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What have we learned from intensive atmospheric sampling field programmes of CO2?


Gerbig,  C.
Airborne Trace Gas Measurements and Mesoscale Modelling, Dr. habil. C. Gerbig, Department Biogeochemical Systems, Prof. M. Heimann, Max Planck Institute for Biogeochemistry, Max Planck Society;

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Lin, J. C., Gerbig, C., Wofsy, S. C., Daube, B. C., Matross, D. M., Chow, V. Y., et al. (2006). What have we learned from intensive atmospheric sampling field programmes of CO2? Tellus, Series B - Chemical and Physical Meteorology, B58(5), 331-343. doi:10.3402/tellusb.v58i5.16900.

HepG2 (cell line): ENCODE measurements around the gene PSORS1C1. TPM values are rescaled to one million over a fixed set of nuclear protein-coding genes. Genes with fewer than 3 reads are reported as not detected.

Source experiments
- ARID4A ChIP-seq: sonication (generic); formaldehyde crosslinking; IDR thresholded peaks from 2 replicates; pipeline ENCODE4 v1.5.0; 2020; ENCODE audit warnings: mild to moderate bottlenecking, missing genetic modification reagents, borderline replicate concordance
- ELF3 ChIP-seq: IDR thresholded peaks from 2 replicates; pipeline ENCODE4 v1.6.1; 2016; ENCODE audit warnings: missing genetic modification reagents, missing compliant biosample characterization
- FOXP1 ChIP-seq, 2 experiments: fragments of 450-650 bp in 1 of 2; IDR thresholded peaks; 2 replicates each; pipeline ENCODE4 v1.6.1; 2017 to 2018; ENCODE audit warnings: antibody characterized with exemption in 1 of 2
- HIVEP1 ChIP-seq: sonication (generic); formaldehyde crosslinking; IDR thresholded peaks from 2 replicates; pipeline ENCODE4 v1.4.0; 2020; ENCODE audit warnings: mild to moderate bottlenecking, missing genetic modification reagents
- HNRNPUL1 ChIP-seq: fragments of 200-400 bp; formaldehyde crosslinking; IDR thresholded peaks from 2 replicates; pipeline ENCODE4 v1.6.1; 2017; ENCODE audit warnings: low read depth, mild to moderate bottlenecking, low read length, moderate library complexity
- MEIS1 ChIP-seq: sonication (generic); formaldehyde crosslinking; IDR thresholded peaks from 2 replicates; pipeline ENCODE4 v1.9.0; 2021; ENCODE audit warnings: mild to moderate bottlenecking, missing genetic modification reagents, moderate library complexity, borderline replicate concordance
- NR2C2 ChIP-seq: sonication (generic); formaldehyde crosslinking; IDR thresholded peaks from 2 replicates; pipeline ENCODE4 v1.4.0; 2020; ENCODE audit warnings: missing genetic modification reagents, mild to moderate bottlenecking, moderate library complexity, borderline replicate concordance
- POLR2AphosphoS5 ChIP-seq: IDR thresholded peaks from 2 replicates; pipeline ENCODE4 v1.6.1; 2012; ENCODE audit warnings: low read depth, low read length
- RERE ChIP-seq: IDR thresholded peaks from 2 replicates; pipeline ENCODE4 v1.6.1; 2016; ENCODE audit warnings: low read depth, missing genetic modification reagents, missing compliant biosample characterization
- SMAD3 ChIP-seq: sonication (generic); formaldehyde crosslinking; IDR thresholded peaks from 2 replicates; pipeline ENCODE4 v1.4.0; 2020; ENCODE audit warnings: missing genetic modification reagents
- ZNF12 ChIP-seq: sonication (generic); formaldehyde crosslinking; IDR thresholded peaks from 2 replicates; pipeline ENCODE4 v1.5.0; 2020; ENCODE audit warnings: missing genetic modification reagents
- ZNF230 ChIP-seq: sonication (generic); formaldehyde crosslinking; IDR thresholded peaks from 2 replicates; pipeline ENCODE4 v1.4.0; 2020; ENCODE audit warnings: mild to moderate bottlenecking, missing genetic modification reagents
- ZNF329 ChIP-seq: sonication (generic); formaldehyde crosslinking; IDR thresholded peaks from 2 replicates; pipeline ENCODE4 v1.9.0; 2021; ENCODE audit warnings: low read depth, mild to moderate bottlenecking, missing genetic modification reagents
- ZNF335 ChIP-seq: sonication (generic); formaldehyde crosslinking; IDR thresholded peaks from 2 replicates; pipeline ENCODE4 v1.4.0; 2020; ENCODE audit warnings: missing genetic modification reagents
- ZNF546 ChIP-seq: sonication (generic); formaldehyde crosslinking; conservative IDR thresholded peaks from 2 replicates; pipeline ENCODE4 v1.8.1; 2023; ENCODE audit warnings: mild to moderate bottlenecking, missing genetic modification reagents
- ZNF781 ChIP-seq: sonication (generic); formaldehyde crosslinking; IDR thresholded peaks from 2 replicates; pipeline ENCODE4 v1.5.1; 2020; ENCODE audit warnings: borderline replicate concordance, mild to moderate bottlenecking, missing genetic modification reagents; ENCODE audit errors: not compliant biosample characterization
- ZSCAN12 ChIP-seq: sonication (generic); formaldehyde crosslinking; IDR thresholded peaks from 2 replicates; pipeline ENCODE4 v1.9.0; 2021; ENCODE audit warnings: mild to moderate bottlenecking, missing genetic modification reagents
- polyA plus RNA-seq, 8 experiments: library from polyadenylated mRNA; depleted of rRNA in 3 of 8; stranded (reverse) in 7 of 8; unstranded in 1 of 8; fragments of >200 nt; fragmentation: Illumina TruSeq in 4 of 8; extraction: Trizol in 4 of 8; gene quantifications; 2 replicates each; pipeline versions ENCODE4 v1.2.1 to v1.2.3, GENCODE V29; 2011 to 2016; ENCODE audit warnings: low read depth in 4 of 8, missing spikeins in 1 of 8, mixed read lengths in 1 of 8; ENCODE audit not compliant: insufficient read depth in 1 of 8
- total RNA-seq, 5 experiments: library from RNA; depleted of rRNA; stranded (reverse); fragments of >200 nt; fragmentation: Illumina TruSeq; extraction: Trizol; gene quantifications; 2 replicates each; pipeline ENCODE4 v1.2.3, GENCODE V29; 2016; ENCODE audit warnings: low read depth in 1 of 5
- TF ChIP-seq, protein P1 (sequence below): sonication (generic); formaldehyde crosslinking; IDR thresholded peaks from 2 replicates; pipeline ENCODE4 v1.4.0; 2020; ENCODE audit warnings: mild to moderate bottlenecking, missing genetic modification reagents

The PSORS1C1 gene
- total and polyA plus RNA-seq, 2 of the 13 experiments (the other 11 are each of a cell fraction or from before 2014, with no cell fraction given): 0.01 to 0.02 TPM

The spatial and temporal gradients in atmospheric CO2 contain signatures of carbon fluxes, and as part of inverse studies, these signatures have been combined with atmospheric models to infer carbon sources and sinks. However, such studies have yet to yield finer-scale, regional fluxes over the continent that can be linked to ecosystem processes and ground-based observations. The reasons for this gap are twofold: lack of atmospheric observations over the continent and model deficiencies in interpreting such observations. This paper describes a series of intensive atmospheric sampling field programmes designed as pilot experiments to bridge the observational gap over the continent and to help test and develop models to interpret these observations. We summarize recent results emerging from this work, outlining the role of the intensive atmospheric programmes in collecting CO2 data in both the vertical and horizontal dimensions. These data: (1) quantitatively establish the spatial variability of CO2 and the associated errors from neglecting this variability in models; (2) directly measure regional carbon fluxes from airmass-following experiments and (3) challenge models to reduce and account for uncertainties in atmospheric transport. We conclude with a look towards the future, outlining ways in which intensive atmospheric sampling can contribute towards advancing carbon science. [References: 47]